Follow TV Tropes

Following

Crossover

Go To

https://static.tvtropes.org/pmwiki/pub/images/900db57d_41a9_4132_bdc9_461e27d437ef.png

The TARDIS has materialized everywhere from the Planet of the Apes to Fawlty Towers, even onto the set of Wheel of Fortune.
Henry Jenkins, Textual Poachers: Television Fans and Participatory Culture (Chapter 5: "Scribbling in the Margins: Fan Readers/Fan Writers")
Advertisement:

The classic crossover started itself off as a good way to make the best of what you've got — so if you have two shows on your roster, it's a no-brainer to have the shows and characters cross over every once in a while, especially if one of the shows is less popular than its sibling.

The popular way of doing this is the "true" crossover, in which a storyline will begin in one series and cross over into the next one, encouraging viewers to tune into a show that may be thematically similar but which they do not usually watch.

For example, Buffy the Vampire Slayer has a handful of episodes where the characters head off at the end, only to turn up in Angel straight after. This also works the other way, with a magic amulet in Angel turning out to be vitally important for the last-ever episode of Buffy. This also highlights one of the dangers of crossovers; if you or a fan watched only Buffy the Vampire Slayer, but not Angel, this particular amulet appeared to come totally out of nowhere to save the day... (See Red Skies Crossover.)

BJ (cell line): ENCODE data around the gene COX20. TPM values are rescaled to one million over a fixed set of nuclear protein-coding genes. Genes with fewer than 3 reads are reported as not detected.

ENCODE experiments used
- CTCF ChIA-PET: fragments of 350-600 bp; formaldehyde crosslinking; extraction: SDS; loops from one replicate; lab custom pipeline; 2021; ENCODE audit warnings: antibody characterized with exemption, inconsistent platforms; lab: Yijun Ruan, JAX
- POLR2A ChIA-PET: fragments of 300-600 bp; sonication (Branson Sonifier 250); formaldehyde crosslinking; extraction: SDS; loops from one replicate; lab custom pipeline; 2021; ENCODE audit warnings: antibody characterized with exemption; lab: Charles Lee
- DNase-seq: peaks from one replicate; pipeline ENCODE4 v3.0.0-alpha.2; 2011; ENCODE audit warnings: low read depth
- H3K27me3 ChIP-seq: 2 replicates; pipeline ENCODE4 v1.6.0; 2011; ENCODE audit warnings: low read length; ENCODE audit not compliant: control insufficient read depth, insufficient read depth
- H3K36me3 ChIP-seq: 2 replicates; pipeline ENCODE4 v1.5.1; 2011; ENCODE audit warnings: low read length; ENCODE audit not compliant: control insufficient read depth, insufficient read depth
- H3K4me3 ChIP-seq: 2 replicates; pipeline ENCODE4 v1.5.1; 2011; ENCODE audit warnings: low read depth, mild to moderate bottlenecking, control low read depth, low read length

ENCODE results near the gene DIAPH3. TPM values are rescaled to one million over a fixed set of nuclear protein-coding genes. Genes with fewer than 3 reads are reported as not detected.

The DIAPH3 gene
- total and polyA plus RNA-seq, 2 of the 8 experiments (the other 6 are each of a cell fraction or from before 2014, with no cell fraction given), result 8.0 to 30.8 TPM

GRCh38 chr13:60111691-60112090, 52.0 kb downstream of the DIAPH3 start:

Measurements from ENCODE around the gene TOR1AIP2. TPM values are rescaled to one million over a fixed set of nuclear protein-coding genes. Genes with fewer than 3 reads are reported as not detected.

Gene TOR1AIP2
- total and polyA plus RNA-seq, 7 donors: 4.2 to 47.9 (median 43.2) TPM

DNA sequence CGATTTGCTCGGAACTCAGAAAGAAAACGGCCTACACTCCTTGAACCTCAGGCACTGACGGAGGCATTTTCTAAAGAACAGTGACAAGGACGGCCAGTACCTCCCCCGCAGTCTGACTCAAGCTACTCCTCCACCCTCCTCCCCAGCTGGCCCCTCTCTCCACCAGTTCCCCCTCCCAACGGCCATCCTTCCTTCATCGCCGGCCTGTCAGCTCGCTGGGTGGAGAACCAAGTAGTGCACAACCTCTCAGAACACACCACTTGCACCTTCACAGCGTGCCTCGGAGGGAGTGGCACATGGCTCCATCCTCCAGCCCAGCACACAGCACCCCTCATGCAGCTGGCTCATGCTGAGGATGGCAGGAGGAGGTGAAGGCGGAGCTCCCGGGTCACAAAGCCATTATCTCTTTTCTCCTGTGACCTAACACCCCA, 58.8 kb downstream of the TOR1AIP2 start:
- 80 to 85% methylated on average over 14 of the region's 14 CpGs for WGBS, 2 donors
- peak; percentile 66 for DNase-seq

Advertisement:

Sometimes this is done to provide the lead-in for a spin-off show, as happened with both of the CSI spin-offs.

Alternatively, a single popular character can cross over from one show into an other for a brief guest appearance; this has the effect of attracting that character's fans from the other show without requiring the writing teams to sync up or creating DVD- and arc-unfriendly episodes. This is very common in comic books, in which most characters are part of a larger universe, such as the Marvel Universe or The DCU. It happens less often in TV and movie properties based on comic books, since they are often made by different production companies.

Not to be confused with station wagons made taller for ease of acces- sorry, because ADVENTURE!, nor with the Star Trek: Deep Space Nine mirror universe episode.

Advertisement:

Examples in media:

Also see:

Sub-tropes:


 
Feedback

Video Example(s):

Alternative Title(s): Crossover Index, Crossover Tropes

Top

PlayStation Move Heroes

Ratchet, Clank, Jak, Daxter, Sly Cooper and Bentley are all ripped from their respective worlds to compete in a series of games.

How well does it match the trope?

5 (7 votes)

Example of:

Main / Crossover

Media sources:

Main / Crossover

Report